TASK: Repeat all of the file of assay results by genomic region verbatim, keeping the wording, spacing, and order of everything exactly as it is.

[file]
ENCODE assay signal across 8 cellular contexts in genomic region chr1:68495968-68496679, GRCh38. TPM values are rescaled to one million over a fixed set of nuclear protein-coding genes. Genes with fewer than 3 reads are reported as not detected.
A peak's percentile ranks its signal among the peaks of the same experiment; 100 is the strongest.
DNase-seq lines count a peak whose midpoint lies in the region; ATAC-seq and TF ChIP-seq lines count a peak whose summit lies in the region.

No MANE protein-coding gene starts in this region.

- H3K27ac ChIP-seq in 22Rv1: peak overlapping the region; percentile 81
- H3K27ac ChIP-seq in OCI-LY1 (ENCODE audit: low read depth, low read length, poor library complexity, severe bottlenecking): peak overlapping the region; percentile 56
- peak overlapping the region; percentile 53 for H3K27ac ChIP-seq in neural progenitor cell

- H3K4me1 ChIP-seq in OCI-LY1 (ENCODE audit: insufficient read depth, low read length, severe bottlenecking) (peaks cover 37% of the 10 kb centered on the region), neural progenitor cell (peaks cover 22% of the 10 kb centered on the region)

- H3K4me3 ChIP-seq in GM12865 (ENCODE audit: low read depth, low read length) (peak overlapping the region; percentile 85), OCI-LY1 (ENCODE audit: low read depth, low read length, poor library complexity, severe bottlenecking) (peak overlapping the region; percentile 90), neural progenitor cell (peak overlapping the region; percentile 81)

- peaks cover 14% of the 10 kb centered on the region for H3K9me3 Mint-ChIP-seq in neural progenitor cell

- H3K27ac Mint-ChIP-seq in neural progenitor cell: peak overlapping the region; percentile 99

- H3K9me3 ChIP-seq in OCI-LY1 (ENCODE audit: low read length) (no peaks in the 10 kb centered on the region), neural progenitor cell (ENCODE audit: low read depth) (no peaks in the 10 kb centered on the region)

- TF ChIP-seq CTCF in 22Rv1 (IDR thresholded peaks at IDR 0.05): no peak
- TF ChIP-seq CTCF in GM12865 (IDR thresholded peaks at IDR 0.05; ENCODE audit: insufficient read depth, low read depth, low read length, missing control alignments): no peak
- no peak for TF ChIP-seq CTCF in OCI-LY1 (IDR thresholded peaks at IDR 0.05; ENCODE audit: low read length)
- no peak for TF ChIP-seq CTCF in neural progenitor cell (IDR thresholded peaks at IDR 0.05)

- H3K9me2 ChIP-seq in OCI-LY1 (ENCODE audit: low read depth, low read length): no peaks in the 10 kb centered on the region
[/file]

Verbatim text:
ENCODE assay signal across 8 cellular contexts in genomic region chr1:68495968-68496679, GRCh38. TPM values are rescaled to one million over a fixed set of nuclear protein-coding genes. Genes with fewer than 3 reads are reported as not detected.
A peak's percentile ranks its signal among the peaks of the same experiment; 100 is the strongest.
DNase-seq lines count a peak whose midpoint lies in the region; ATAC-seq and TF ChIP-seq lines count a peak whose summit lies in the region.

No MANE protein-coding gene starts in this region.

- H3K27ac ChIP-seq in 22Rv1: peak overlapping the region; percentile 81
- H3K27ac ChIP-seq in OCI-LY1 (ENCODE audit: low read depth, low read length, poor library complexity, severe bottlenecking): peak overlapping the region; percentile 56
- peak overlapping the region; percentile 53 for H3K27ac ChIP-seq in neural progenitor cell

- H3K4me1 ChIP-seq in OCI-LY1 (ENCODE audit: insufficient read depth, low read length, severe bottlenecking) (peaks cover 37% of the 10 kb centered on the region), neural progenitor cell (peaks cover 22% of the 10 kb centered on the region)

- H3K4me3 ChIP-seq in GM12865 (ENCODE audit: low read depth, low read length) (peak overlapping the region; percentile 85), OCI-LY1 (ENCODE audit: low read depth, low read length, poor library complexity, severe bottlenecking) (peak overlapping the region; percentile 90), neural progenitor cell (peak overlapping the region; percentile 81)

- peaks cover 14% of the 10 kb centered on the region for H3K9me3 Mint-ChIP-seq in neural progenitor cell

- H3K27ac Mint-ChIP-seq in neural progenitor cell: peak overlapping the region; percentile 99

- H3K9me3 ChIP-seq in OCI-LY1 (ENCODE audit: low read length) (no peaks in the 10 kb centered on the region), neural progenitor cell (ENCODE audit: low read depth) (no peaks in the 10 kb centered on the region)

- TF ChIP-seq CTCF in 22Rv1 (IDR thresholded peaks at IDR 0.05): no peak
- TF ChIP-seq CTCF in GM12865 (IDR thresholded peaks at IDR 0.05; ENCODE audit: insufficient read depth, low read depth, low read length, missing control alignments): no peak
- no peak for TF ChIP-seq CTCF in OCI-LY1 (IDR thresholded peaks at IDR 0.05; ENCODE audit: low read length)
- no peak for TF ChIP-seq CTCF in neural progenitor cell (IDR thresholded peaks at IDR 0.05)

- H3K9me2 ChIP-seq in OCI-LY1 (ENCODE audit: low read depth, low read length): no peaks in the 10 kb centered on the region